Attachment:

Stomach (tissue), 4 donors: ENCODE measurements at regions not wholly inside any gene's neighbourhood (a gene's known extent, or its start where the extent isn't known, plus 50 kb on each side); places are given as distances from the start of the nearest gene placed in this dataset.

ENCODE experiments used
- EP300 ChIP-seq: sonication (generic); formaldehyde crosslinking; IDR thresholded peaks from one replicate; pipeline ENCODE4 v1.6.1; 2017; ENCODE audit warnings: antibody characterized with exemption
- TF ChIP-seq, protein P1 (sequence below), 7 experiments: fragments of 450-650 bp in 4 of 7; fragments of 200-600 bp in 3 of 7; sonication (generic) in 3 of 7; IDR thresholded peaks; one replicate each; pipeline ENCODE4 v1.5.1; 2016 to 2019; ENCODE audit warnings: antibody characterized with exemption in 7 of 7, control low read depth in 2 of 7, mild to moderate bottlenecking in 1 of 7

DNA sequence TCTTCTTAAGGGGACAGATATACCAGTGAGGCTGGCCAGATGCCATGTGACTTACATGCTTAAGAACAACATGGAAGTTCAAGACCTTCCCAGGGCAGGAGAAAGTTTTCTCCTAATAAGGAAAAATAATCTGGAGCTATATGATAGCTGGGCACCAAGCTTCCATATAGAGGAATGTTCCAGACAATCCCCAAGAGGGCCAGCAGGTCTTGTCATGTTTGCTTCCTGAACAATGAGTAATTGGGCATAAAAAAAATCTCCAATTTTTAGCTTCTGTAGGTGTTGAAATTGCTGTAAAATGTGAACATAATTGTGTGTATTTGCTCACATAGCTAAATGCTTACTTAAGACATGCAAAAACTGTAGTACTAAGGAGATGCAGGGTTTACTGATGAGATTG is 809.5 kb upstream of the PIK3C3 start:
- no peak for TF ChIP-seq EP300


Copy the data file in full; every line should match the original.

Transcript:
Stomach (tissue), 4 donors: ENCODE measurements at regions not wholly inside any gene's neighbourhood (a gene's known extent, or its start where the extent isn't known, plus 50 kb on each side); places are given as distances from the start of the nearest gene placed in this dataset.

ENCODE experiments used
- EP300 ChIP-seq: sonication (generic); formaldehyde crosslinking; IDR thresholded peaks from one replicate; pipeline ENCODE4 v1.6.1; 2017; ENCODE audit warnings: antibody characterized with exemption
- TF ChIP-seq, protein P1 (sequence below), 7 experiments: fragments of 450-650 bp in 4 of 7; fragments of 200-600 bp in 3 of 7; sonication (generic) in 3 of 7; IDR thresholded peaks; one replicate each; pipeline ENCODE4 v1.5.1; 2016 to 2019; ENCODE audit warnings: antibody characterized with exemption in 7 of 7, control low read depth in 2 of 7, mild to moderate bottlenecking in 1 of 7

DNA sequence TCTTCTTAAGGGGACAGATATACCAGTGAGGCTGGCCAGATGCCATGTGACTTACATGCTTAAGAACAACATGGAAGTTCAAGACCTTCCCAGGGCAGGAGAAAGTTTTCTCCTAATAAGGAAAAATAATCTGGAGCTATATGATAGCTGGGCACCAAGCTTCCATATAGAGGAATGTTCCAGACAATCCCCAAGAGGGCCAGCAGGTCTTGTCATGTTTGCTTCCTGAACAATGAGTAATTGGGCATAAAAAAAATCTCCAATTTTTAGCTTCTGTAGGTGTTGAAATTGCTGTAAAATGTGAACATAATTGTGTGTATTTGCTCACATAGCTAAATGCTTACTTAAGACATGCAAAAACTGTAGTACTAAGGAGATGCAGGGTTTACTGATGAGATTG is 809.5 kb upstream of the PIK3C3 start:
- no peak for TF ChIP-seq EP300